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No nickname, no problem: Why the Warriors new lineup makes them NBA Finals favorites

Is it the Poole Party? The Death Star lineup? The FastFive? Whatever you decide to call the Warriors’ new lineup of Steph Curry, Klay Thompson, Jordan Poole, Andrew Wiggins, and Draymond Green doesn’t really matter at the end of the day. They’re going to have to start checking into hotels under the pseudonym “Lakers traveling party” to avoid getting mobbed.

The talk of the NBA was that lineup’s performance in Game 2 against the Nuggets. In just 11 breathtaking minutes, they scored 47 points (!!!), averaging 2.04 points per possession. If the Nuggets had played hack-a-Curry, the best free throw shooter in league history, they would have been about 10 percent better defensively.

They came back down to earth in Game 3, but the group still has a 142.6 offensive rating, 105.8 defensive rating, and is outscoring teams by 36.8 points per 100 possessions based on their 23 minutes together thus far.

Frightening.

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To be sure, there still isn’t close to enough data to make any sweeping conclusions from this new five-man group. After all, they didn’t play a single minute together in the regular season. But how about the three-guard combination of Poole, Curry, and Thompson? There’s a slightly bigger sample with those three, and they stacked up extremely well compared to other dominant big three’s in the league.

Yam minutes

Offensive

Rating

defense

Rating

Net

Rating

Curry/Thompson/Poole 129 121.7 89.0 32.6
Brown/Tatum/Smart 1,029 115.1 100.9 14.3
Holiday/Middleton/Giannis 783 118.0 107.0 11.1
Paul/Booker/Ayton 835 116.8 108.7 8.0
Butler/Lowry/Adebayo 660 109.1 101.6 7.5

They’re even on top of Warriors championship-caliber three-man lineups of the past with Harrison Barnes and Kevin Durant in place of Poole alongside the Slash Brothers.

Yam minutes

Offensive

Rating

defense

Rating

Net

Rating

Curry/Thompson/Poole 129 121.7 89.0 32.6
Curry/Thompson/Barnes (2016) 1,169 119.3 101.8 17.5
Curry/Thompson/Durant (2019) 1,442 122.8 108.1 14.7

Poole is the most intriguing variable of the equation. We already know about Green, Curry, and Thompson. How has Poole re-ignited the Warriors’ death lineup? According to Thompson, he’s given the Warriors two Curry-type players that other teams can’t deal with.

“Jordan is like a baby Steph Curry with his ability to stop and pop with the ball in his hands,” Thompson said. on the Warriors postgame show.

Poole’s progression has been astounding to watch. He was considered a bit of a chucker in his lone year at Michigan, was thought of as a reach when the Warriors took him with the 28th pick in 2019, spent parts of his first few seasons in the G-League, then exploded for 18.5 points per game this season.

MORE: How Jordan Poole evolved from bit role player to ‘Baby Steph Curry’

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Via Scott Rafferty

Poole has become a master of relocating for shots after giving up the ball, much like Curry does. He dances on the court like a TikTok star, and the ball is an extension of his body with how well he controls it.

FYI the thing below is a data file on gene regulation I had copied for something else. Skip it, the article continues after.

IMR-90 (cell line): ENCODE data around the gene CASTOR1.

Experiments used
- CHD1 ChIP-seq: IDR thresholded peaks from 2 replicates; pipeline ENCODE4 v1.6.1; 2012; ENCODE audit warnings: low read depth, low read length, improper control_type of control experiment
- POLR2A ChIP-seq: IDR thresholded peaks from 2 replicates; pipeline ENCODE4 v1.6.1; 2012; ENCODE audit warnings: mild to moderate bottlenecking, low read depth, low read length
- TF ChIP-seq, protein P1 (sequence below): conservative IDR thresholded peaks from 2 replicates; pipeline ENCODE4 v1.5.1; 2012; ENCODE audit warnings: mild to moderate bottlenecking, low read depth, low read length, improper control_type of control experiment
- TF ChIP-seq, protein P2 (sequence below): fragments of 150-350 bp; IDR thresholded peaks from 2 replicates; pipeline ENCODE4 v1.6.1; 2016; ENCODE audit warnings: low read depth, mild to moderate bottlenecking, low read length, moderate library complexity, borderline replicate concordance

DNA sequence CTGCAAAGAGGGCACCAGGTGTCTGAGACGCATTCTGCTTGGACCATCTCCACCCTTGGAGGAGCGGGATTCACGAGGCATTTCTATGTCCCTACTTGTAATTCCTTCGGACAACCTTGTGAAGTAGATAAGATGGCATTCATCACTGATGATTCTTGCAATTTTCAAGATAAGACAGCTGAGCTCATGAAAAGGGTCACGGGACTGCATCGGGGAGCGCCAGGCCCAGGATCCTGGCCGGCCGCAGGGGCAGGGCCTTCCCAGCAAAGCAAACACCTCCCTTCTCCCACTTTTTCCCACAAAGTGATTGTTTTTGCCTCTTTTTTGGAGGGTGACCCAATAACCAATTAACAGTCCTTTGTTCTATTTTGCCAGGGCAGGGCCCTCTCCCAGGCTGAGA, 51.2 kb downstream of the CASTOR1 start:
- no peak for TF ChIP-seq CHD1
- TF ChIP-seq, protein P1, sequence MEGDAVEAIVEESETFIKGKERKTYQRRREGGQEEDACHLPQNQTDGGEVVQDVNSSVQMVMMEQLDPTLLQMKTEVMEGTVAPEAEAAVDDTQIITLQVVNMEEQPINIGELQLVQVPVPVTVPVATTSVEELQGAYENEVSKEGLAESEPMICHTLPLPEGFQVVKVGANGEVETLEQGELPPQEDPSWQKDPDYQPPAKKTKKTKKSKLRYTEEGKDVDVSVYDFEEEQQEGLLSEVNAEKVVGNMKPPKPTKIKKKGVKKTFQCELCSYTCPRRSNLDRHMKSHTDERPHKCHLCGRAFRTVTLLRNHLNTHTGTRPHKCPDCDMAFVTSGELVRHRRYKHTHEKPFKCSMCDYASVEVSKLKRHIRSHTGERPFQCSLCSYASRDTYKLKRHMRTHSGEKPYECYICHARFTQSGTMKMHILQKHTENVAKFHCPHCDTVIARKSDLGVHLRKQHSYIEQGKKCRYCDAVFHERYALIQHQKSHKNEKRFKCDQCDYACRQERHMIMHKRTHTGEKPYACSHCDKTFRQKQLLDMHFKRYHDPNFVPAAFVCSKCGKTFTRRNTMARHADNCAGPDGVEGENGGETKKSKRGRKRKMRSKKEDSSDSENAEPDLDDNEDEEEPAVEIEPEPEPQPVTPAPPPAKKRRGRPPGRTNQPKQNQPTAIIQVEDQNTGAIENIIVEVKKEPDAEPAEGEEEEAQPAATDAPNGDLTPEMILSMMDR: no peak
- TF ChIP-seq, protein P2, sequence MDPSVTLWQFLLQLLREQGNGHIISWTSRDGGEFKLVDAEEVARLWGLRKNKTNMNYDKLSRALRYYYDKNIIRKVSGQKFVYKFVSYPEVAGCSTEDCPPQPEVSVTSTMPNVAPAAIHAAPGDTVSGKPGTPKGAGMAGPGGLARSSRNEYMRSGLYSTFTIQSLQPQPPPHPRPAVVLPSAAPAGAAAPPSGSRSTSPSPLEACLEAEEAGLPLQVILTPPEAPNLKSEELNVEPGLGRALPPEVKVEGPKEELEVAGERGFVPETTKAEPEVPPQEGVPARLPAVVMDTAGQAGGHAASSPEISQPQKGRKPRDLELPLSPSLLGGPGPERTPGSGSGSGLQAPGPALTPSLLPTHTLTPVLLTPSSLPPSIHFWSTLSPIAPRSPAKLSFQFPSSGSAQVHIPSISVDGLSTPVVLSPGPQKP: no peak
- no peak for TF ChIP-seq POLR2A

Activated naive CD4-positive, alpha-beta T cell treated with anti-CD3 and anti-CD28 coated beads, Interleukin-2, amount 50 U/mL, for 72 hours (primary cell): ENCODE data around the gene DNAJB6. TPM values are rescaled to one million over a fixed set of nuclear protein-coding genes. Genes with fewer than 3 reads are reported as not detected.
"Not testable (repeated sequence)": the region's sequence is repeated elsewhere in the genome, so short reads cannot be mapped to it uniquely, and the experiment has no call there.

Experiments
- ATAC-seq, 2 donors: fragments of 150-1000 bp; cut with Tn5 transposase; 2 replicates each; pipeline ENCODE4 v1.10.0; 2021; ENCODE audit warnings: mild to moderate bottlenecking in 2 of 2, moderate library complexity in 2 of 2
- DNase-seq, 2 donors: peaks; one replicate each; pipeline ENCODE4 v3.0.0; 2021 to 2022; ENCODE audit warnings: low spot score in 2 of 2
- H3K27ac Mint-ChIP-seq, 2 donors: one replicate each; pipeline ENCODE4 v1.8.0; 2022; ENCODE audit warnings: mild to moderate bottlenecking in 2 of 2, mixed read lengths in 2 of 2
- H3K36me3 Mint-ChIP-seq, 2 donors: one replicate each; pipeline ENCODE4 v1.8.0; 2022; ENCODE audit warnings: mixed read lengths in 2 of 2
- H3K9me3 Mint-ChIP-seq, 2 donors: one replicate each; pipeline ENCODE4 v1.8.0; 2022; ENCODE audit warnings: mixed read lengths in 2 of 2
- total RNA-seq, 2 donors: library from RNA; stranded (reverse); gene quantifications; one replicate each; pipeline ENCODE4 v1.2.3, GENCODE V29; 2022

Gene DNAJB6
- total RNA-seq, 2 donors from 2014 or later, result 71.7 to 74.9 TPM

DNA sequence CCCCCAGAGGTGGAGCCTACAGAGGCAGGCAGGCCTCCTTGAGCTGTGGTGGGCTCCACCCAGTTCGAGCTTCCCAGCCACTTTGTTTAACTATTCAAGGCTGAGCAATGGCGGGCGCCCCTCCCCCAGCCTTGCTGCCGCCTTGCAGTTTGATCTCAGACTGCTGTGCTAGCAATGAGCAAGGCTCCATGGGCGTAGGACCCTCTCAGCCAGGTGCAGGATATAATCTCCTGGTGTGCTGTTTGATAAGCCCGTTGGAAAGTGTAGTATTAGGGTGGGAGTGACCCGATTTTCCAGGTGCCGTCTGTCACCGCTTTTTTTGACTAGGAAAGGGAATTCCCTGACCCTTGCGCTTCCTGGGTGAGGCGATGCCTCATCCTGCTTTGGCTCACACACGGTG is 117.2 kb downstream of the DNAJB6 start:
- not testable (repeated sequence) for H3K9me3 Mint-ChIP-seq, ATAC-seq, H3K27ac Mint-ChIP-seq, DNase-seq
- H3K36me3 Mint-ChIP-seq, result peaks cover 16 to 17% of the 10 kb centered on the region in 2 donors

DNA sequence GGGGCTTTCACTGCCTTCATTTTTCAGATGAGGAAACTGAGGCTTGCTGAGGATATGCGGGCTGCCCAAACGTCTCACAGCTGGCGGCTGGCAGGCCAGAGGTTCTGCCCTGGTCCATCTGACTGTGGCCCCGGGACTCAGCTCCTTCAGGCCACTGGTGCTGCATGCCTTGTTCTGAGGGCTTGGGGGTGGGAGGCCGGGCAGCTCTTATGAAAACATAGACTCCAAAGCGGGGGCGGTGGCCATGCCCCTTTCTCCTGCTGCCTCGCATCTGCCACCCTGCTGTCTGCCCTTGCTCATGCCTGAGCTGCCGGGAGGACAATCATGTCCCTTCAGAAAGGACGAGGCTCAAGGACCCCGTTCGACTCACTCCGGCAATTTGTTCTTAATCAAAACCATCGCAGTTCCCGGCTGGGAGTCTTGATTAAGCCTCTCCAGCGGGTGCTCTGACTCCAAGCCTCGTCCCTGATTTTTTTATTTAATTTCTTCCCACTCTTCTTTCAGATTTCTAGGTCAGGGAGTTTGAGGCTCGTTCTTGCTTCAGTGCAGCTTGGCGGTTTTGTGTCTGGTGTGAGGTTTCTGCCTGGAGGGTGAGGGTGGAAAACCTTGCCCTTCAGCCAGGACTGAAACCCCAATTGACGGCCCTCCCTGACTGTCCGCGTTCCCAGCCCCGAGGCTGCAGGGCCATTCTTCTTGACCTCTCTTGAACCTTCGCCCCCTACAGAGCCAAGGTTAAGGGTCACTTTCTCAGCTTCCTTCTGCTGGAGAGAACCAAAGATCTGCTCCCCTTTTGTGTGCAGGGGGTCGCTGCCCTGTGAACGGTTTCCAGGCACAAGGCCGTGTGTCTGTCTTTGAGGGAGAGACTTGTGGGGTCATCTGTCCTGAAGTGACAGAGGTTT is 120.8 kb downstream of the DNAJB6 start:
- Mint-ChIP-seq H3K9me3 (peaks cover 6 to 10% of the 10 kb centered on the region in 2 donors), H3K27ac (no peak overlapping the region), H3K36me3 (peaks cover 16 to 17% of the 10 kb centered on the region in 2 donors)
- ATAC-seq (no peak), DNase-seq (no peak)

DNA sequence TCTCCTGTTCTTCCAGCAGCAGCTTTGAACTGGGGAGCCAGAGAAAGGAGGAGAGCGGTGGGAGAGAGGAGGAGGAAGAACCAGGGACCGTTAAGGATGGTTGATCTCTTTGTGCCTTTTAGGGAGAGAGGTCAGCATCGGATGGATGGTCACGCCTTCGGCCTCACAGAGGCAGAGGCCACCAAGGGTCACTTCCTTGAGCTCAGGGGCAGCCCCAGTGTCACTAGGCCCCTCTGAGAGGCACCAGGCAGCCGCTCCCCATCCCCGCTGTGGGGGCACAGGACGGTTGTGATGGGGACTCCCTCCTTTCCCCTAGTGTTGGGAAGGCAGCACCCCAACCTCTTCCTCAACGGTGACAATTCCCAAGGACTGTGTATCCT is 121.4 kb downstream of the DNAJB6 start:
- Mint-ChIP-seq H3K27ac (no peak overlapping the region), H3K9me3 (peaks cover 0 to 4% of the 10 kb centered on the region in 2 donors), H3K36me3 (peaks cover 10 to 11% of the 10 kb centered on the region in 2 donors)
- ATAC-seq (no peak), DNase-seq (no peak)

The combination of Poole, Curry, and Thompson has been deadly because Poole has joined those other two in becoming a player that you can’t help off. All three are capable of launching 3’s in a split-second, and all three will also break down a defend one-on-one. It places defenders in impossible positions.

Defensively, this new 5-man unit has also been surprisingly solid with caveat that it’s running up against an egregiously undermanned Nuggets offense.

They are undeniably giving up size, which is their biggest issue. At 6-foot-7, Andrew Wiggins is the tallest player of the group. Curry is the smallest member, but he competes hard and can play within a scheme. Poole is an above-average defender thanks to his good anticipation, awareness, and great communication (as pointed out by Ben Taylor on his YouTube channel). Wiggins has been a tenacious rebounder within that group. Thompson has already made an All-Defensive team.

What makes it all tick though is Green, who would have been the Defensive Player of the Year had he not gotten injured and missed so much time.

Green’s defense against Nikola Jokic has been nothing short of remarkable. Jokic is a bruiser inside and has a five-inch, 54-pound advantage on Green, and was probably the best offensive player in the league for the past two seasons. It hasn’t mattered. Green has smothered and covered him better than a Waffle House line cook.

Jokic had more success against Green in Game 3, shooting 10-of-15 when Green was his primary defender. It’s impossible to lock down a player of Jokic’s caliber for long. But Green did had the game-sealing strip on Jokic with under a minute to go.

The Warriors have also tried to mix in a little bit of zone, but it hasn’t looked great against Jokic. They will have to play big and gang rebound, and coach Steve Kerr might need to find some creative solutions. But they’re going to be so dominantly offensive that they just need to get to an average level defensively to make it work.

It’s still too early to take too much from the Poole/Curry/Thompson triumvirate, especially given that they’re doing all of this against a mediocre Nuggets defense.

But make no mistake, the league is certainly taking notice. If they continue playing at their current level, then they should overtake the hobbled Suns as the championship favorite. Just as the Warriors once rode a frightening small ball ‘Death’ lineup to multiple titles, this new unit might be enough to once again take them all the way.

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